Michael Kinsley’s Failed Sense of Success
I recently read Michael Kinsley’s recent article in the Bloomberg View titled: Mitt Romney’s Failed Definition of Success. In this article, Mr. Kinsley attributes Romney’s success due to his being “born to a rich family.” Mr. Kinsley, in his effort to give a thorough dousing of Mr. Romney and his Republican mates, goes on to attribute success to external factors such as one’s birthright, something you may have gotten from the government or, and finally, simply to pure luck. As psychologists, we have labeled the internal locus of control as the inner ability of an individual to be motivated to strive for a better life by virtue of self-determination. However, according to Mr. Kinsley, success is driven by what psychologists have labeled the external locus of control, where the individual has little or no control of the events in his life. Rather, these events are controlled by outside forces such as luck or, as you may have, fate.
Of course, to some degree Mr. Kinsley’s argument makes sense. Thus, I can say that I was lucky that I was born in America and not in some other country like Tibet or Bangladesh. And, it is true, that I had no way of influencing where I was born or to whom my parents were. But from there to say, as Mr. Kinsley appears to do, that the subsequent successes of an individual have little or nothing to do with that person’s self-drive or self-motivation, I would maintain is oversimplifying the reality that each one of us confronts in our daily lives. Certainly, at best such an attitude, that implies an individual’s lack of control over any of the events he/she may face, does not say much for human nature. With this perspective, free will and the self-determination of an individual contribute little, if anything, to the development of his or her character.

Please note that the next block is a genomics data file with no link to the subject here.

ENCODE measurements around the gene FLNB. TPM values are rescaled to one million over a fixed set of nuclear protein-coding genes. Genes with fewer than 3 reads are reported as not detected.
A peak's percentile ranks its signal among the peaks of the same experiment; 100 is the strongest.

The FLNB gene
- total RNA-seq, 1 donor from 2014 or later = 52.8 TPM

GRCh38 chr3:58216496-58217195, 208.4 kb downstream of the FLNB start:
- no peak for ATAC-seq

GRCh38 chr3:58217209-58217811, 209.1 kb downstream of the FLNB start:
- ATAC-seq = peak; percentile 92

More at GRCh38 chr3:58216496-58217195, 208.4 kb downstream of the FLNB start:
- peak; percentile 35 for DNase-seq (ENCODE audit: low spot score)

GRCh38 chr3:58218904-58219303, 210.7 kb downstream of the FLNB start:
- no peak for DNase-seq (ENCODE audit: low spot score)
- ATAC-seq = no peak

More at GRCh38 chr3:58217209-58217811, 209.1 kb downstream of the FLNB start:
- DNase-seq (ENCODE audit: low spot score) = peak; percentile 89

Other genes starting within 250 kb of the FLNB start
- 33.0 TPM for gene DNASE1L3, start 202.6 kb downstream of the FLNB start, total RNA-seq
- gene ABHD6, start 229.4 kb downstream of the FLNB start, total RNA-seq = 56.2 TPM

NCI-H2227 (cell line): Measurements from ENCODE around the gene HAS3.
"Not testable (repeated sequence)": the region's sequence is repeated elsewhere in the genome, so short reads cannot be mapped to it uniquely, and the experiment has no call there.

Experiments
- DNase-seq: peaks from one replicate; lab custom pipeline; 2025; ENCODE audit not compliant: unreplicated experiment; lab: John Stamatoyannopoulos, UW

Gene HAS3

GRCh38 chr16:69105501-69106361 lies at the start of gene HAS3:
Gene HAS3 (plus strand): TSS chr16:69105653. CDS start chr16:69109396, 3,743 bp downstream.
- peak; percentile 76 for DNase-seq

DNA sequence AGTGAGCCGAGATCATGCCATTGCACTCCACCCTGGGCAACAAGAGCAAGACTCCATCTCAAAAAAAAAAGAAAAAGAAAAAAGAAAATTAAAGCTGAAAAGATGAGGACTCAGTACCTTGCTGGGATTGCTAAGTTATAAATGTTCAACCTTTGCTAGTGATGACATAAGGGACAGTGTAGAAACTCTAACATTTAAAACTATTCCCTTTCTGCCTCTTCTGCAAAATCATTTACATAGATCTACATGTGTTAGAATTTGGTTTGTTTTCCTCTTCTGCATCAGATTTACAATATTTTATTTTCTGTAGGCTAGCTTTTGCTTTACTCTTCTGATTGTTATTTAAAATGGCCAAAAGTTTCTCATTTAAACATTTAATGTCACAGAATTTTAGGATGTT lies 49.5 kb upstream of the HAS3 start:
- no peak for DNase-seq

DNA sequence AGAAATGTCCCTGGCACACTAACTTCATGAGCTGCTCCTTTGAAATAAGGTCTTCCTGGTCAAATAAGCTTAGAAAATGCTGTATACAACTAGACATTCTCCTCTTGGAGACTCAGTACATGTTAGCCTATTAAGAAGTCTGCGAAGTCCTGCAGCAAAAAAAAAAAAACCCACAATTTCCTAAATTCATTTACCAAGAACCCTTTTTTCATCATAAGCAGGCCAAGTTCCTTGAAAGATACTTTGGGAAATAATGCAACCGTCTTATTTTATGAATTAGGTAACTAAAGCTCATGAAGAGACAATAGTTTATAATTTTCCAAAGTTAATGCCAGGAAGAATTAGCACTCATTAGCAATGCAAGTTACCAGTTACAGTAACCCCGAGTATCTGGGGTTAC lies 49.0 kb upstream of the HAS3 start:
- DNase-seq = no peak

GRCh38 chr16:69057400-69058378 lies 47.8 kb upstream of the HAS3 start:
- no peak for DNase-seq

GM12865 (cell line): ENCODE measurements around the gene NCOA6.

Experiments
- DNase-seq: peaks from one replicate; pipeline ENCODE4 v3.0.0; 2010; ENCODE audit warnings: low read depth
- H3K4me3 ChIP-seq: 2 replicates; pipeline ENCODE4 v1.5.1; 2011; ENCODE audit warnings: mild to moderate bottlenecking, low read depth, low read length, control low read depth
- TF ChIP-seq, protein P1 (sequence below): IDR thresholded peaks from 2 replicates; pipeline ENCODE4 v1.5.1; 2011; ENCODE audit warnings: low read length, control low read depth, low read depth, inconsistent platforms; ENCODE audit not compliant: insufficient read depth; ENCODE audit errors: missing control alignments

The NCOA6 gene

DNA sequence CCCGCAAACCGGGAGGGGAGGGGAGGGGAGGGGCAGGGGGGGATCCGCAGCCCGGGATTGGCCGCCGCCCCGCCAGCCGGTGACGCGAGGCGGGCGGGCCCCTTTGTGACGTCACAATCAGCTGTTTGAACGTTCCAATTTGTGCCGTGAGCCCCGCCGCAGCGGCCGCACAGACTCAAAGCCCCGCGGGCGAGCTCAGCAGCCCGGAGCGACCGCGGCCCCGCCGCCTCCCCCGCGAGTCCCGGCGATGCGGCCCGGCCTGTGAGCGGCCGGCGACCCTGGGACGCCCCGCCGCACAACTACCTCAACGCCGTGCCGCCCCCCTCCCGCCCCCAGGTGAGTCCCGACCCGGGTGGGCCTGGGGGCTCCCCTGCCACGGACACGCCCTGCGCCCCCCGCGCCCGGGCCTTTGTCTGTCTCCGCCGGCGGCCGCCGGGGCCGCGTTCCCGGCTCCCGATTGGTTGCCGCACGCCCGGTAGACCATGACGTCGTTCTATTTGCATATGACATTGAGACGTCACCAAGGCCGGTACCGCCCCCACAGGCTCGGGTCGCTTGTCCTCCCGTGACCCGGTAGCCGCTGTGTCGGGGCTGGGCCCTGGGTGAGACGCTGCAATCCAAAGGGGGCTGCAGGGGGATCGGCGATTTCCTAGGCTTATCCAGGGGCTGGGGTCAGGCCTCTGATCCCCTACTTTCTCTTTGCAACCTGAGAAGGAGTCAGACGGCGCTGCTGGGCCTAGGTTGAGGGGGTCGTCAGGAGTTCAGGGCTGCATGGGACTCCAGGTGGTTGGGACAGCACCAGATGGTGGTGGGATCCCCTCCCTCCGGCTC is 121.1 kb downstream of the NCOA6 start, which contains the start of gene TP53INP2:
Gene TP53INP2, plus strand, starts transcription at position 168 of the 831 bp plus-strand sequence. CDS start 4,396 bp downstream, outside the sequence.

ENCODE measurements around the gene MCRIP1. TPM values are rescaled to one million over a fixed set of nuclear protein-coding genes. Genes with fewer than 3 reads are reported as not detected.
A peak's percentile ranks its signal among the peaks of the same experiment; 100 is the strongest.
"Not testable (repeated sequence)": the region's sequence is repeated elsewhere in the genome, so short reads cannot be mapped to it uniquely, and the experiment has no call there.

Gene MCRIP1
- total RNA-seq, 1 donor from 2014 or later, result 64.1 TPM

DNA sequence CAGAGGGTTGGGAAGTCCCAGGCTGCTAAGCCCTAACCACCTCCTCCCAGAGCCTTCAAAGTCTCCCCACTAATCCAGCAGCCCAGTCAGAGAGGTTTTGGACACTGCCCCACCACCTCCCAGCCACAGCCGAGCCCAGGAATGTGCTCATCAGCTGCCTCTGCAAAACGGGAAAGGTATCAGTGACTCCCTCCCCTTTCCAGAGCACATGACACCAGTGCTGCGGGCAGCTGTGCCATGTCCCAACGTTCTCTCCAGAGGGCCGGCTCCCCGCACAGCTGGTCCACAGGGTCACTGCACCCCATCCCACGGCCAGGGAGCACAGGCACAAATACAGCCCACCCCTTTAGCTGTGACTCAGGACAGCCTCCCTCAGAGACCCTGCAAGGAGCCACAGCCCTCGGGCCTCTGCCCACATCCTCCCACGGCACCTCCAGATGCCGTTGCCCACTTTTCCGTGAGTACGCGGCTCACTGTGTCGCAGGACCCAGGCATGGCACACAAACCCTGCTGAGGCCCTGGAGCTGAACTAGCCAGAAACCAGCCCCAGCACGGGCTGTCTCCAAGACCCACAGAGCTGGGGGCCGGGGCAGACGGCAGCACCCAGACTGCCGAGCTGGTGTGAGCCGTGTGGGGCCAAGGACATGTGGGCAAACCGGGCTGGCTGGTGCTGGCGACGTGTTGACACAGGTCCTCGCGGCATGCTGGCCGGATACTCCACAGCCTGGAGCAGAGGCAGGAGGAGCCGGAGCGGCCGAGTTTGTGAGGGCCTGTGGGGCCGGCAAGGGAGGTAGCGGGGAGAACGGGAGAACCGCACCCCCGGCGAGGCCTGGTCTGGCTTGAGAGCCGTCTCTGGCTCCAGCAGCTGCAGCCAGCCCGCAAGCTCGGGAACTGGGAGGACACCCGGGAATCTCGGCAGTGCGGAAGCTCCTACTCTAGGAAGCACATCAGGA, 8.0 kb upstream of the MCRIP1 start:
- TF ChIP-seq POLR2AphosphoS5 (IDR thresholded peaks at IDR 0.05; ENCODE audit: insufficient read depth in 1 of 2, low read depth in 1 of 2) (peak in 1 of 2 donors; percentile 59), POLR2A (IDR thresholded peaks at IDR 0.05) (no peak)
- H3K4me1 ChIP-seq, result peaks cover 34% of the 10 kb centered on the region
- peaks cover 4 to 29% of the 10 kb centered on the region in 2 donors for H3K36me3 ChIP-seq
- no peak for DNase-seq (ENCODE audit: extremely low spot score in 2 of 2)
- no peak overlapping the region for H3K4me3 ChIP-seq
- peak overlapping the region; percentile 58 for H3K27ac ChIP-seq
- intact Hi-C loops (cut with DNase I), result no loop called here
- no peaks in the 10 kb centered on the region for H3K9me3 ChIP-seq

Now let us look at some concrete examples. Was Michael Kinsley, a democrat, lucky when W.F. Buckley asked him to MC his wonderful show: Firing Line? Certainly, Mr. Buckley did not pick Mr. Kinsley because he was a democrat. He picked him for a number of reasons, some of which, probably were that he had an intelligent and insightful mind and was highly articulate (as, of course, Buckley was). Mr. Kinsley would probably argue that he was lucky to be born with such “native intelligence.” But I would argue back by saying that native intelligence, if not cultivated, will have little use in today’s society. By cultivating what intelligence he had, Mr. Kinsley made a decision, and it is this decision that is rooted in an internal rather than an external locus of control. President Obama presents us with another very good illustration of where the individual seeks control over his environment rather than chance factors. Accordingly, I ask was Mr. Obama lucky that his father was from Kenya, and was it mere luck that brought him, a black man, to the highest office in the most powerful and perhaps greatest country in existence today? Somehow I doubt it.